Copyright 2011 Associated Press. All rights reserved. This material may not be published, broadcast, rewritten, or redistributed.

White Sox agree to one-year deals with Brett Lawrie, Avisail Garcia

White Sox agree to one-year deals with Brett Lawrie, Avisail Garcia

Brett Lawrie and Avisail Garcia will both return to the White Sox in 2017.

The team announced it reached deals with both players shortly before Friday’s 7 p.m. CST nontender deadline. Lawrie will earn $3.5 million next season and Garcia received a one-year deal for $3 million.

The club didn’t tender a contract to right-handed pitcher Blake Smith, which leaves its 40-man roster at 38.

Acquired last December for a pair of minor leaguers, Lawrie hit .248/.310/.413 with 12 home runs, 22 doubles and 36 RBIs in 94 games before he suffered a season-ending injury.

Lawrie produced 0.9 f-WAR when he suffered what then-manager Robin Ventura described a “tricky” injury on July 21. Despite numerous tests and a lengthy rehab, Lawrie never returned to the field and was frustrated by the experience. Last month, Lawrie tweeted that he believes the cause of his injury was wearing orthotics for the first time in his career.

He was projected to earn $5.1 million, according to MLBTraderumors.com and earned $4.125 million in 2016.

Garcia hit .245/.307/.385 with 12 homers and 51 RBIs in 453 plate appearances over 120 games. The projected salary for Garcia, arb-eligible for the first time, was $3.4 million.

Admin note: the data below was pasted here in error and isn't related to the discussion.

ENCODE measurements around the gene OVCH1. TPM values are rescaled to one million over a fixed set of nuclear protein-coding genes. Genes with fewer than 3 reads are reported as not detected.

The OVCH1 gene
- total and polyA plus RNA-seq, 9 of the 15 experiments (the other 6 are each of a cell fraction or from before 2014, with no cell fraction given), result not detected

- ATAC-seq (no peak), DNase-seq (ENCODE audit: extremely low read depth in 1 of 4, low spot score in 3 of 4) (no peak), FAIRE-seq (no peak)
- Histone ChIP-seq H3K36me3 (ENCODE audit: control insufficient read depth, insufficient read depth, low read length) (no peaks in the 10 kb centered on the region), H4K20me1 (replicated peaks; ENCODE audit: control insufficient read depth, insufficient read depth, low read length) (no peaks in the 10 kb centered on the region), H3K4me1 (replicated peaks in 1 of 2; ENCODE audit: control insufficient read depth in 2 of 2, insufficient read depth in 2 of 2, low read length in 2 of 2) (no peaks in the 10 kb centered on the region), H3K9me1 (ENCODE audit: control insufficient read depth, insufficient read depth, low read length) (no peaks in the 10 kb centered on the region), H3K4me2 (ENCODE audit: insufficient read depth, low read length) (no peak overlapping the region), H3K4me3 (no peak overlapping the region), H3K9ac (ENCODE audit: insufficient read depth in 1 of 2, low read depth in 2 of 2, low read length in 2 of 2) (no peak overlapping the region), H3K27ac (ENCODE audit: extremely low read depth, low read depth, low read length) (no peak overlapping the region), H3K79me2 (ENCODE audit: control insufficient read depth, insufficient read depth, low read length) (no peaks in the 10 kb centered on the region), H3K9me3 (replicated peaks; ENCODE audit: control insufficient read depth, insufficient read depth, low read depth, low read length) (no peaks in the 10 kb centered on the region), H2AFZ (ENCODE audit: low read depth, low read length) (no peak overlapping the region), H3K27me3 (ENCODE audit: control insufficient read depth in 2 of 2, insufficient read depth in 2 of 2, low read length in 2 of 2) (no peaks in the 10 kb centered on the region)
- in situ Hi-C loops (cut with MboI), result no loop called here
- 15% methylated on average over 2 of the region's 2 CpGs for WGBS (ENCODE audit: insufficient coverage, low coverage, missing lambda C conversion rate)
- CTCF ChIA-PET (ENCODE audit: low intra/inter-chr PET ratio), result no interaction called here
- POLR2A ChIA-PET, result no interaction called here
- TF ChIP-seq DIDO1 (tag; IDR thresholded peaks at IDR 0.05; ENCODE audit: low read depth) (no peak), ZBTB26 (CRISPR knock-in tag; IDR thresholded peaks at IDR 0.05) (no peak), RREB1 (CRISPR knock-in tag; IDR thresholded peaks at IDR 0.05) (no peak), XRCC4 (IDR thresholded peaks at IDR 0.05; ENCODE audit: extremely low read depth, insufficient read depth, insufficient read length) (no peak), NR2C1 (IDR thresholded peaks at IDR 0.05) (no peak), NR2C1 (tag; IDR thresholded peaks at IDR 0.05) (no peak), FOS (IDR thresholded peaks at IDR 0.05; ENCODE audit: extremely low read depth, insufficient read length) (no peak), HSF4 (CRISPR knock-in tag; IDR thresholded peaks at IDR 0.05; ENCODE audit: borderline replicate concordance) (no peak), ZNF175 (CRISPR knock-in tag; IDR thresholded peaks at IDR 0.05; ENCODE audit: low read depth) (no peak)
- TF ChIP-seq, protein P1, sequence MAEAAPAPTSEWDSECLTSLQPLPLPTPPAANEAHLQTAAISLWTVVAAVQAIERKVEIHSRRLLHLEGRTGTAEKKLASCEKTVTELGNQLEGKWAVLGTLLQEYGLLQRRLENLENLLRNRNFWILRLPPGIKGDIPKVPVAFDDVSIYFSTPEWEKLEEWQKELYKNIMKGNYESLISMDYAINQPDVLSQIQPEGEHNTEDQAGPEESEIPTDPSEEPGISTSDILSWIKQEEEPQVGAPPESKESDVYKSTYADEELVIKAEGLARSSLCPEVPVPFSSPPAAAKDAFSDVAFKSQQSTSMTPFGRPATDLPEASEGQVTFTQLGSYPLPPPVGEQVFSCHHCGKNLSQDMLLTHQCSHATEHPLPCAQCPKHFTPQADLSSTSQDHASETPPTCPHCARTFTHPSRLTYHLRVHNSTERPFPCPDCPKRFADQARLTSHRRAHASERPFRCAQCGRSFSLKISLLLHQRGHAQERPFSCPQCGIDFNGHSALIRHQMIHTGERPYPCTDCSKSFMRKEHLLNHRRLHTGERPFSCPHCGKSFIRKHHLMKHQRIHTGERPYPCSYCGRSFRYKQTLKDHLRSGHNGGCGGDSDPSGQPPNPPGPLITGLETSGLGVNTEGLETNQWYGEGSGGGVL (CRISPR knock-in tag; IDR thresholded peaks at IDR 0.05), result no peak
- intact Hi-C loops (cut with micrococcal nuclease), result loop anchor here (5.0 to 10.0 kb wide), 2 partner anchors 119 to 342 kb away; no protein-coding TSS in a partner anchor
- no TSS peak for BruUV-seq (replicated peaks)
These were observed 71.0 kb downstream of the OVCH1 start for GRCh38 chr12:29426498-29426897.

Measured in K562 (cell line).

The team also offered contracts to Miguel Gonzalez and Todd Frazier, who are eligible for free agency in 2018, first baseman Jose Abreu and relievers Dan Jennings, Zach Putnam and Jake Petricka, among others.

The White Sox have until mid-January to reach an agreement with their arbitration-eligible players. If they haven’t, both sides submit figures for arbitration cases, which are then heard throughout February.

White Sox announcer Jason Benetti cracks Crain's 40 under 40

White Sox announcer Jason Benetti cracks Crain's 40 under 40

Crain's Chicago Business released its latest 40 under 40 project and White Sox announcer Jason Benetti made this year's list.

The 33-year-old just finished his first season with the White Sox as play-by-play announcer, working the home games at U.S. Cellular Field (before it was renamed Guaranteed Rate Field last month) alongside Steve Stone as longtime broadcaster Hawk Harrelson saw his workload reduced to mostly road games.

Benetti quickly became a fan favorite among Chicagoans on CSN and other networks in 2016 and his cerebral palsy became more of a backstory, with his work alongside Stone and his affable sense of humor taking center stage instead.

Among other topics, Benetti discussed how he approaches his job of broadcasting for the team he grew up rooting for:

Law school taught me that there are always two sides of the argument. I see it from the Sox prism, but I can’t believe in my heart of hearts that, if the Sox lose, the world’s over anymore. That first game, I was like, “All right, it’s just a game.” And then Avi Garcia hits a homer late in the game against the Indians and I call it like I would call it with a little more. And as the ball cleared the fence, when it was rolling around, I got a slight tear in my eye. And I was like, “What’s that?”

Check out the entire interview with Benetti and the full list at ChicagoBusiness.com.